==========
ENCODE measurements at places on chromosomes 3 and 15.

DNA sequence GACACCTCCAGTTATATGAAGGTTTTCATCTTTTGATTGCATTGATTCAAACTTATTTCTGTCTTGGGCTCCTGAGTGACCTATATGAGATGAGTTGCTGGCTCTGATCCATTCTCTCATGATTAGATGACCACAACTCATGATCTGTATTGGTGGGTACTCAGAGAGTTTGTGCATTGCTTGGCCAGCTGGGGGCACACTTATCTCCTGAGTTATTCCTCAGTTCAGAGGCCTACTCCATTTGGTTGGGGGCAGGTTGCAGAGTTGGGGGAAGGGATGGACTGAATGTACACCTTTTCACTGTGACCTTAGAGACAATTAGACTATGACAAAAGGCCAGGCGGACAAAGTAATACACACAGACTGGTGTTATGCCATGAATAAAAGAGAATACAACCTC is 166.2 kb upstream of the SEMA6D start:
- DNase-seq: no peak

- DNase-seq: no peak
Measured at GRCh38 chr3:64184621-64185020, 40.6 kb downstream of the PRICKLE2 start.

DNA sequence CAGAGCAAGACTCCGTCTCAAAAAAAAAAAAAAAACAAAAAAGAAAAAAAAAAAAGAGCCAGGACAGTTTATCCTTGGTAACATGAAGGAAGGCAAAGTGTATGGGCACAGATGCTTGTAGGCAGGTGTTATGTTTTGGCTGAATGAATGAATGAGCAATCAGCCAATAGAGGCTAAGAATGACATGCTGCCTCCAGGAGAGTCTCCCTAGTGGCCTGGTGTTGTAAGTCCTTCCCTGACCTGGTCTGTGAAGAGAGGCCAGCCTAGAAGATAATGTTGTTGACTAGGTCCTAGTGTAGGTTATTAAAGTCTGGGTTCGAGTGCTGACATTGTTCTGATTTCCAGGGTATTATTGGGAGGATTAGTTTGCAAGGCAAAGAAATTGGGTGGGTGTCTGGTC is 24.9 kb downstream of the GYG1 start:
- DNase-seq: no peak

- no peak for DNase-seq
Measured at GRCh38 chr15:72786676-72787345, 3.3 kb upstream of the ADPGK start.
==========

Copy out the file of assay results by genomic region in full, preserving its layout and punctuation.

ENCODE measurements at places on chromosomes 3 and 15.

DNA sequence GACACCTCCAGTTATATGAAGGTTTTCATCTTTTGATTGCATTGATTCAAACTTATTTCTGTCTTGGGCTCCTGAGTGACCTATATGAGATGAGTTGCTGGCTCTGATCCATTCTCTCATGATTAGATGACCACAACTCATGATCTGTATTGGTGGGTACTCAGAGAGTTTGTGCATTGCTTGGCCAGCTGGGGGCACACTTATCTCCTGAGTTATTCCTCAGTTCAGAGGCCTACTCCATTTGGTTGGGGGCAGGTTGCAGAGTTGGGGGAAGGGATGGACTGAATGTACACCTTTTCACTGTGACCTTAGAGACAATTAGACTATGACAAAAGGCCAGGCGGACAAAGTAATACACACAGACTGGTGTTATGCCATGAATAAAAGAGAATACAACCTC is 166.2 kb upstream of the SEMA6D start:
- DNase-seq: no peak

- DNase-seq: no peak
Measured at GRCh38 chr3:64184621-64185020, 40.6 kb downstream of the PRICKLE2 start.

DNA sequence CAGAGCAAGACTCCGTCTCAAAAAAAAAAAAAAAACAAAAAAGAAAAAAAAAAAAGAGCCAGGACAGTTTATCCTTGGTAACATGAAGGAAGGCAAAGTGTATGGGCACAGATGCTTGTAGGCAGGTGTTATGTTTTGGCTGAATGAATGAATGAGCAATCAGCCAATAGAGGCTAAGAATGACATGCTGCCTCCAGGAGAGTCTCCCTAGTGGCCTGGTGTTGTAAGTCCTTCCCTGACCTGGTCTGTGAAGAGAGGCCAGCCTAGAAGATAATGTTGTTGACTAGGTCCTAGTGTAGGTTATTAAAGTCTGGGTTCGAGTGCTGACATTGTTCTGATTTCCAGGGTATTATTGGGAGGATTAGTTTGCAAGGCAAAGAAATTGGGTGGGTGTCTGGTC is 24.9 kb downstream of the GYG1 start:
- DNase-seq: no peak

- no peak for DNase-seq
Measured at GRCh38 chr15:72786676-72787345, 3.3 kb upstream of the ADPGK start.